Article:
I don't write about every film I see. I don't want to methodically criticise everything like a crazy reviewing mad person. But sometimes something is worth mentioning. Like Monsters. Made by tiny bunch of people wandering around Central America with a camera, making half of it up as they go along. You probably know that already though, as that's all the promotional stuff goes on about. It's pretty interesting in itself, but you'll want to watch the film first. It's a good one. A road movie through an alien-infested Mexico. Two characters and a bit of romance-action-horror. If Scoot McNairy's presence makes it seem like an apocalyptic In Search of a Midnight's Kiss, that can only be a good thing. The lack of action and 'creatures' appearing every ten seconds means that the characters can come to the front, and the danger seems more important. The tight focus makes it more of an adventure, more of a story than it's bigger budget friends.
It's something that'll stick with you after it's finished. Because traipsing through the jungle with these people is quite fun. One of them says 'I don't want to go home', and she's right.  It might be dangerous but it can also be a nice place to be. Like sleeping on the top of a pyramid or sailing across a river at dawn. There's some amazing sights in this film. It stops to look at the view and take in the scenery. Like a massive wall constructed across the US's border to keep the aliens out - brilliantly done, like the rest of the effects, by a few people. The massive squid monsters aren't bad either. Somebody needs to take a few million dollars from Hollywood directors, and force them to make films like this.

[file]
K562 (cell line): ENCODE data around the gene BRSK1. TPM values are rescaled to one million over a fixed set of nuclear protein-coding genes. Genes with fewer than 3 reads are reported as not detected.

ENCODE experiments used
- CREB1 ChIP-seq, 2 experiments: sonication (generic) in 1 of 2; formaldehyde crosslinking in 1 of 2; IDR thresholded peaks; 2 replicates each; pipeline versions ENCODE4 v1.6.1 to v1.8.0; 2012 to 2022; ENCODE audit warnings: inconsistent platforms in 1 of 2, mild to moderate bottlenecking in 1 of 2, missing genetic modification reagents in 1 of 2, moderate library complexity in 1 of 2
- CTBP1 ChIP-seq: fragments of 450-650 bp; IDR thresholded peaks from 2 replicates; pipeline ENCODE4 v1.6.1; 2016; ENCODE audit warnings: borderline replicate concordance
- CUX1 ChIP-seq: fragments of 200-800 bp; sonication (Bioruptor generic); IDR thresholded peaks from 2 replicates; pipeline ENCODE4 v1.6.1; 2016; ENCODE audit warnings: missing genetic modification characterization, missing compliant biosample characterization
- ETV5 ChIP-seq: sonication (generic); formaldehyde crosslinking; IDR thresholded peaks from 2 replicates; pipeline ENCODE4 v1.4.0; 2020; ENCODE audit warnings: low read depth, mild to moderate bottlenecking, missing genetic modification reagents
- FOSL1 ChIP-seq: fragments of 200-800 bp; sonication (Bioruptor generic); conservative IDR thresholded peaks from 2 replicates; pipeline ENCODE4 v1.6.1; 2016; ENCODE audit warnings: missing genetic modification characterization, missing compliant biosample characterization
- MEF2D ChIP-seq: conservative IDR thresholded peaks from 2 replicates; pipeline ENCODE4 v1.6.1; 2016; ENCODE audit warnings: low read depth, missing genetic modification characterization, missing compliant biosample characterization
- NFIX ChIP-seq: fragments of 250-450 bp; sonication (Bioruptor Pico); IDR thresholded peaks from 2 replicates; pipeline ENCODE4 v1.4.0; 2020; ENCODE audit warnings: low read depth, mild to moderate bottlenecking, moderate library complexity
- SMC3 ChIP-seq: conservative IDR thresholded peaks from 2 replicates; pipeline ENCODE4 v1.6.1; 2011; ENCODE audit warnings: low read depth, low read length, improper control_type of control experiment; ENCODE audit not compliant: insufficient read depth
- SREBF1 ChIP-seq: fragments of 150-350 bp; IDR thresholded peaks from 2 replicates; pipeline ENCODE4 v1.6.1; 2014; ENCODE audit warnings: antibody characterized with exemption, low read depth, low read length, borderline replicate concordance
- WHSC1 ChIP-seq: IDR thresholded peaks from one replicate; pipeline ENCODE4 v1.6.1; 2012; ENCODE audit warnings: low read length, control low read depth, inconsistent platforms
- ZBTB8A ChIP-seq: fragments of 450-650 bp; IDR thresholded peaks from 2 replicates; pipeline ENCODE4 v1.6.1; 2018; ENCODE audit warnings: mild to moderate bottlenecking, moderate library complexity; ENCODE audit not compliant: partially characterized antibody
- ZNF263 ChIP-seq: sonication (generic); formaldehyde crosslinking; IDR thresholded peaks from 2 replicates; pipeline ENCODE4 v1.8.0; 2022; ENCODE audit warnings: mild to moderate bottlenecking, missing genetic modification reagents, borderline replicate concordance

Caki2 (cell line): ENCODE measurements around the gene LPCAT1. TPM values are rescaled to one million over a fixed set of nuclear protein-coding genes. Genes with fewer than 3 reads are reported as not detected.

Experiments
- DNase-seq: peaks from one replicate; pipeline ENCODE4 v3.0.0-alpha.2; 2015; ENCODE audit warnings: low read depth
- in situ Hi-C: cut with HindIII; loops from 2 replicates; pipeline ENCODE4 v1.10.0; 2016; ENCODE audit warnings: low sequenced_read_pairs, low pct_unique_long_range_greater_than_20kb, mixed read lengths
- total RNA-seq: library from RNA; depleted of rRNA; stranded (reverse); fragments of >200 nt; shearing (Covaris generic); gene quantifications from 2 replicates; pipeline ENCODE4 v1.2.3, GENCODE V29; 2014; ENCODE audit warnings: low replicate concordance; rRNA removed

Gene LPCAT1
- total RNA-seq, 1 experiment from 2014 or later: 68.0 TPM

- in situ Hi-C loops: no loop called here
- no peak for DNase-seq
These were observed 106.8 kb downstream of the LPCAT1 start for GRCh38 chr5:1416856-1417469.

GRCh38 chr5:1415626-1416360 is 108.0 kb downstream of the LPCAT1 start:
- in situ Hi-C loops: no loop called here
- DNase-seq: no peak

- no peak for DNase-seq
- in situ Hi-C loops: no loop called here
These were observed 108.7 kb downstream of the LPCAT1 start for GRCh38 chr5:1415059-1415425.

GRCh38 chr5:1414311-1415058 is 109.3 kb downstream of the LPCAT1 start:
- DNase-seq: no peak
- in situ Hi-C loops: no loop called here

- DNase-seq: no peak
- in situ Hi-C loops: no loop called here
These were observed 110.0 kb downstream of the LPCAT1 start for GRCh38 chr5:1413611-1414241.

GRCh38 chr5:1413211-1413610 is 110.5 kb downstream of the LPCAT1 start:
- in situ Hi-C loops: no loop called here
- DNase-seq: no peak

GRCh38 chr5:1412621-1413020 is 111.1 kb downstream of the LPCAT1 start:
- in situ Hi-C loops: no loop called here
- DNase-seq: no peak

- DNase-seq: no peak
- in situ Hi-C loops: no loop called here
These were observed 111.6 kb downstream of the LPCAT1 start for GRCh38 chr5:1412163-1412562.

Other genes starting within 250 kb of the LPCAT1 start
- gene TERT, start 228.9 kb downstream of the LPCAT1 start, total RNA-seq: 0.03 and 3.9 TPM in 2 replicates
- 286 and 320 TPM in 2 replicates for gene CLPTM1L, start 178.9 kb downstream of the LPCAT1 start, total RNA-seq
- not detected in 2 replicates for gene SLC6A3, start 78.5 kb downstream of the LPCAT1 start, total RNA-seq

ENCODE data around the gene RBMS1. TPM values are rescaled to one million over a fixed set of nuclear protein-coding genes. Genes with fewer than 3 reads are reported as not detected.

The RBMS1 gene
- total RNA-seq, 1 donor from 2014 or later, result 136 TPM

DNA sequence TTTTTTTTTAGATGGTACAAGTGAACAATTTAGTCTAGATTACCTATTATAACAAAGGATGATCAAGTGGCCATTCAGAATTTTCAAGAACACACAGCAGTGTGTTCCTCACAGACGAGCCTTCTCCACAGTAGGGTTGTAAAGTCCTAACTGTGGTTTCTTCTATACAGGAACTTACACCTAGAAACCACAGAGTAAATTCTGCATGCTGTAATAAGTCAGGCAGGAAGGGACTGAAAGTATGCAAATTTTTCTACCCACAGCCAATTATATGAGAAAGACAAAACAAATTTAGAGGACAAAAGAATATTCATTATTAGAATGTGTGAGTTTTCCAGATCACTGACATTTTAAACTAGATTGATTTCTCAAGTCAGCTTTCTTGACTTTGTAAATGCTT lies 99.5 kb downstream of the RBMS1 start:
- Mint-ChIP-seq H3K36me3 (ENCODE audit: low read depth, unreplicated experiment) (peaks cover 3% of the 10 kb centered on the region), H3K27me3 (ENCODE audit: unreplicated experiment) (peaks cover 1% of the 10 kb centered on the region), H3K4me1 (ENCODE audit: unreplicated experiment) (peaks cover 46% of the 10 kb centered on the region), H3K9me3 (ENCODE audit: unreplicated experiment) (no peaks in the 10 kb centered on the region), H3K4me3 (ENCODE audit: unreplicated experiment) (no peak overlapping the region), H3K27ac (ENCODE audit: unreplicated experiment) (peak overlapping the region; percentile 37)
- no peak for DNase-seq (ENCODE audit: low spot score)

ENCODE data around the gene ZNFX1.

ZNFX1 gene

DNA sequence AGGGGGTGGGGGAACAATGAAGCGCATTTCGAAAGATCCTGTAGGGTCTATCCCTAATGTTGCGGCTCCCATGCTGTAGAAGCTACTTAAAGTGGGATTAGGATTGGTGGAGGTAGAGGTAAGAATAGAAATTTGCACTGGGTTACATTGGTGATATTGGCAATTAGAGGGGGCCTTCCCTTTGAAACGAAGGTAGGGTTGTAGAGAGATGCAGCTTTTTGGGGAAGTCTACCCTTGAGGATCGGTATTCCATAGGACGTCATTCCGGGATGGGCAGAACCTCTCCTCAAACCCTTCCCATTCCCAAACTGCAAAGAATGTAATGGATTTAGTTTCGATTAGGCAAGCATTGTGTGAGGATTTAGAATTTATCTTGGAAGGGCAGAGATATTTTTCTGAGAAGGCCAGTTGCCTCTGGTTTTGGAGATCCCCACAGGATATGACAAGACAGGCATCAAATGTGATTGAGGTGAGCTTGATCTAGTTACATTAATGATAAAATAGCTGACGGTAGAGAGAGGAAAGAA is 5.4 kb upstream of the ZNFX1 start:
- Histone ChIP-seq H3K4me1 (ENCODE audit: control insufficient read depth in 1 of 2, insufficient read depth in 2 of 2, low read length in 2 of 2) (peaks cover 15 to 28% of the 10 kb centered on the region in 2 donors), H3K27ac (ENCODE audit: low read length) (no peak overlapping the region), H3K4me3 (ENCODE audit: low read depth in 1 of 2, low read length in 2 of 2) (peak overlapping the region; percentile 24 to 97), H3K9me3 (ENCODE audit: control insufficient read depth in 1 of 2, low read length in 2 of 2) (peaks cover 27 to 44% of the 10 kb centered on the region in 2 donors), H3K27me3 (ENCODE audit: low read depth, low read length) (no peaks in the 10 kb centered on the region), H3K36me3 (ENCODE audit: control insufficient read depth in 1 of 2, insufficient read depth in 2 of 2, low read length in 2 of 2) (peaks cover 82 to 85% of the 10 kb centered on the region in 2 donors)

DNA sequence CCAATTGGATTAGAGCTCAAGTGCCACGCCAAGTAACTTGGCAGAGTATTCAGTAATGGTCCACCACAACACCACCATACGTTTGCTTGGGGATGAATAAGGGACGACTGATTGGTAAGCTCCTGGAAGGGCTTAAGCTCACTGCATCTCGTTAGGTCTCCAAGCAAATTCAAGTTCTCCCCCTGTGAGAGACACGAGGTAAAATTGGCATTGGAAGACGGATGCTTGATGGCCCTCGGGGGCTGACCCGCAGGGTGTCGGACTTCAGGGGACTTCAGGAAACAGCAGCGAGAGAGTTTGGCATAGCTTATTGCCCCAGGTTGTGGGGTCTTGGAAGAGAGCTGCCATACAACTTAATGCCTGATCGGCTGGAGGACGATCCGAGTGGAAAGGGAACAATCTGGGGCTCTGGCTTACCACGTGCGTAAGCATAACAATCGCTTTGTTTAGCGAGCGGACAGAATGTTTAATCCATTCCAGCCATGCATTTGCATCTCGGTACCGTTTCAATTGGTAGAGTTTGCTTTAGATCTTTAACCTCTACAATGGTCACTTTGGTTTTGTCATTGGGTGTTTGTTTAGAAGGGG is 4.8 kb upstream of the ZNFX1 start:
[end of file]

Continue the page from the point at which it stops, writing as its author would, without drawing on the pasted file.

Friday, 15 April 2011

The difficult third act

There's some good ways to end films. So good, that they've been repeated lots of times.

1. What if two people are complete opposites but find themselves becoming romantically involved through a series of unlikely events? This sometimes happens, and everything goes well through the first act. Something funny will happen that they can talk about later, like almost getting killed by a crazy ostrich on a peaceful walk though a park. This happiness will continue well into the second act until it all goes horribly, horribly wrong. One says 'I don't want to talk to you anymore.' The other one says 'Fine! I don't want to talk to you either'.